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Friday, Nov. 30, 2012

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Born to be bad: Javier Bardem plays Raoul Silva, the villain in "Skyfall," the latest installment of the 50-year 007 film series. © 2012 DANJAQ, LLC, UNITED ARTISTS CORPORATION, COLUMBIA PICTURES INDUSTRIES, INC. ALL RIGHTS RESERVED.

ENTERTAINMENT SPOTLIGHT

Bardem brings the sky down on James Bond


Special to The Japan Times

BEVERLY HILLS, California — "I am so bad that I'm taking the heat off of James Bond," laughs Javier Bardem, whose MI6 operative-turned-cyberterrorist in the film "Skyfall" is winning plaudits as the best 007 villain in a decade.

What the Spanish actor is getting at is that his character, Raoul Silva, is so rotten, so colorful and so memorable that he's deflecting much of the usual criticism of Bond's character as sexist, violent and outdated. If anyone knows the intricacies of playing a villain, it's Bardem. The 43-year-old won an Oscar for Best Supporting Actor for his role as a ruthless hitman in "No Country for Old Men" (2007). A longtime fan of the 007 series, he thinks the latest chapter is especially interesting.

"I remember seeing the early movies and they were spectacular, but it meant something different then," he says. "Some Bond movies did become more forgettable with time ... The villains, the girls who were pretty but not unique, and the plots that sometimes you couldn't remember or even make sense of.

"This time, the movie looks inside the family. The villain used to be part of MI6, and this time the mother of all the agents, M, is threatened."

"Skyfall," the 23rd official 007 feature and the third starring Daniel Craig, is already the highest-grossing film of the series. Once again, award-winning actress Judi Dench plays the role of M, the head of MI6.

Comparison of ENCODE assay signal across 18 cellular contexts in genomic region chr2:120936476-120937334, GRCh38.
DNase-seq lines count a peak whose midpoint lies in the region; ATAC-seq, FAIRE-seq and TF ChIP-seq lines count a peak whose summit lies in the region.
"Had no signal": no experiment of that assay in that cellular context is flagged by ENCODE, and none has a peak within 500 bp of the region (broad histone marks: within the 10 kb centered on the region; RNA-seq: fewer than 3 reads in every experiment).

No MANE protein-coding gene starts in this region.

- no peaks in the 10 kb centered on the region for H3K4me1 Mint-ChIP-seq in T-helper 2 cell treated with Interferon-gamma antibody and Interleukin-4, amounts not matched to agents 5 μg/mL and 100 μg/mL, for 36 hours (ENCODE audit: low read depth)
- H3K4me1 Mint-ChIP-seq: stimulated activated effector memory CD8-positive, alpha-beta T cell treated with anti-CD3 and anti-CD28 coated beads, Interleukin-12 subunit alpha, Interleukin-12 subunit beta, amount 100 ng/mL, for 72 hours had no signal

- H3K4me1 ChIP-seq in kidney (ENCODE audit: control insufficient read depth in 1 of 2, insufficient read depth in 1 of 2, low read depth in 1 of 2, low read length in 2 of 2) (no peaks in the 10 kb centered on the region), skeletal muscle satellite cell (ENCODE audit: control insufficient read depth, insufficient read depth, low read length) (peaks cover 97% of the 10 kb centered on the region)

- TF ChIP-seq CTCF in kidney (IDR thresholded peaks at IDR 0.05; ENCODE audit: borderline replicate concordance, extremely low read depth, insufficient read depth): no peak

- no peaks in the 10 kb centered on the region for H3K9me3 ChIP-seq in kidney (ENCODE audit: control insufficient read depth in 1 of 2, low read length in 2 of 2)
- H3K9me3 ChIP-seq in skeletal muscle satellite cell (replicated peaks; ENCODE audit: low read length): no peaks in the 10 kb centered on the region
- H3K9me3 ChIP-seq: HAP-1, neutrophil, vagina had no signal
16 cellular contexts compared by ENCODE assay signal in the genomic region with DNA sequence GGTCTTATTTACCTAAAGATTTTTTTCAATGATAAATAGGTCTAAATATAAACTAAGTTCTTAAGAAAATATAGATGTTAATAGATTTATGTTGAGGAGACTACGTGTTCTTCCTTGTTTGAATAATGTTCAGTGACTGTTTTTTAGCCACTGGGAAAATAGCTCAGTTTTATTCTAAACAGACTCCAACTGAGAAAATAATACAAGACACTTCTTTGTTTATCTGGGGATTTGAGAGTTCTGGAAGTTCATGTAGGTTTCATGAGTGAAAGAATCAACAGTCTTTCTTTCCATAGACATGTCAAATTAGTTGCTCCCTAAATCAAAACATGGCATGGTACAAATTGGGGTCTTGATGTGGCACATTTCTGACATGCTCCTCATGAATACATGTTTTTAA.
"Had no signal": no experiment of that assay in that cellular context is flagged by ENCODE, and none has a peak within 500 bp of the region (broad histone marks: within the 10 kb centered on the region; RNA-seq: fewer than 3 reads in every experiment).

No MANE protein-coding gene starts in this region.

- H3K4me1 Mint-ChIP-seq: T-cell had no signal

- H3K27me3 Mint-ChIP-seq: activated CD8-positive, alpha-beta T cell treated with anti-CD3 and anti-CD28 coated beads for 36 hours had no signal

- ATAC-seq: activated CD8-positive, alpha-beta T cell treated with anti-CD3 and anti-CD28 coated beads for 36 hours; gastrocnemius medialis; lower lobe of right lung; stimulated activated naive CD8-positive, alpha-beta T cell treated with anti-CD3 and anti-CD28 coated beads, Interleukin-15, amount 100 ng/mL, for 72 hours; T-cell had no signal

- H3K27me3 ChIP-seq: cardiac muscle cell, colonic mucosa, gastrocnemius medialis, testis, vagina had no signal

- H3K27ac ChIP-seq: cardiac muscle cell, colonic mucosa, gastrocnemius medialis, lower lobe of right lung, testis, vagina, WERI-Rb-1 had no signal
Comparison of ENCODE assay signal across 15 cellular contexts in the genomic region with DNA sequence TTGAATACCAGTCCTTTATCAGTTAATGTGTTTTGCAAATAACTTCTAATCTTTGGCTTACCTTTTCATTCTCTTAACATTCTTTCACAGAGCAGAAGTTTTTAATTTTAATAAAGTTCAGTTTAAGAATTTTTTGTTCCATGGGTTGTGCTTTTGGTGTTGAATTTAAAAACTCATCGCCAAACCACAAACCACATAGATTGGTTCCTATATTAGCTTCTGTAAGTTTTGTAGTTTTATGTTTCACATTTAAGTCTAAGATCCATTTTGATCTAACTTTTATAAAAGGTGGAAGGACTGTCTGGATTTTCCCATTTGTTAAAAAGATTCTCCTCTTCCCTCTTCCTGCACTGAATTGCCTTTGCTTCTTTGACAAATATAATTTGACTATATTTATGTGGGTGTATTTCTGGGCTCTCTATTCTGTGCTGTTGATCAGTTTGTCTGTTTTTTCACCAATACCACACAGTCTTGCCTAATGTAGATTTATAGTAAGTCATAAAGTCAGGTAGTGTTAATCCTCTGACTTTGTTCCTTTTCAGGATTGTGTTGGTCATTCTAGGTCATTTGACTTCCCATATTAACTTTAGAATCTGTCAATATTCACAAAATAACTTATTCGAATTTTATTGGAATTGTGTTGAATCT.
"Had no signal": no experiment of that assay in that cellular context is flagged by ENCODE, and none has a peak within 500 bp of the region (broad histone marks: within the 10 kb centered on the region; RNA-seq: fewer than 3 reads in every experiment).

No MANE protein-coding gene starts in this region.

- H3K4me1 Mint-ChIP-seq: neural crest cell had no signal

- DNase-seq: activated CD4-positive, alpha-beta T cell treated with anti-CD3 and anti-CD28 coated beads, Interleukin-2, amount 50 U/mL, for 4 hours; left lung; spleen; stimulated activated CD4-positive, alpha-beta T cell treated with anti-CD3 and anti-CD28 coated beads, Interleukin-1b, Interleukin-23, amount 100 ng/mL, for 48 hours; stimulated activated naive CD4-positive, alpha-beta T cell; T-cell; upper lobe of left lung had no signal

"She is charming and very funny," says Bardem of costar Dench. "And a great big talent who makes no mystery of acting."

Part of the thrill of "Skyfall" is that the bullish and seemingly invulnerable spy boss is put in danger as her past returns to haunt her in the form of Silva, a forsaken agent who's hell-bent on revenge.

"I don't read all the reviews; there are too many," Bardem says. "But sometimes I hear about parts of them, and a few say Silva is too extreme or too vicious. Especially because he was once a spy for Her Majesty. I completely disagree. We have one example in the Spanish Civil War — the most vicious wars are civil wars. When you know people, you know where to target them. They are not foreign to you. So you can do more damage."

Spain's particularly bloody civil war was won by Francisco Franco and his fascists (backed at the time by Adolf Hitler), and one of Bardem's uncles was imprisoned by the Franco regime for antifascist activities.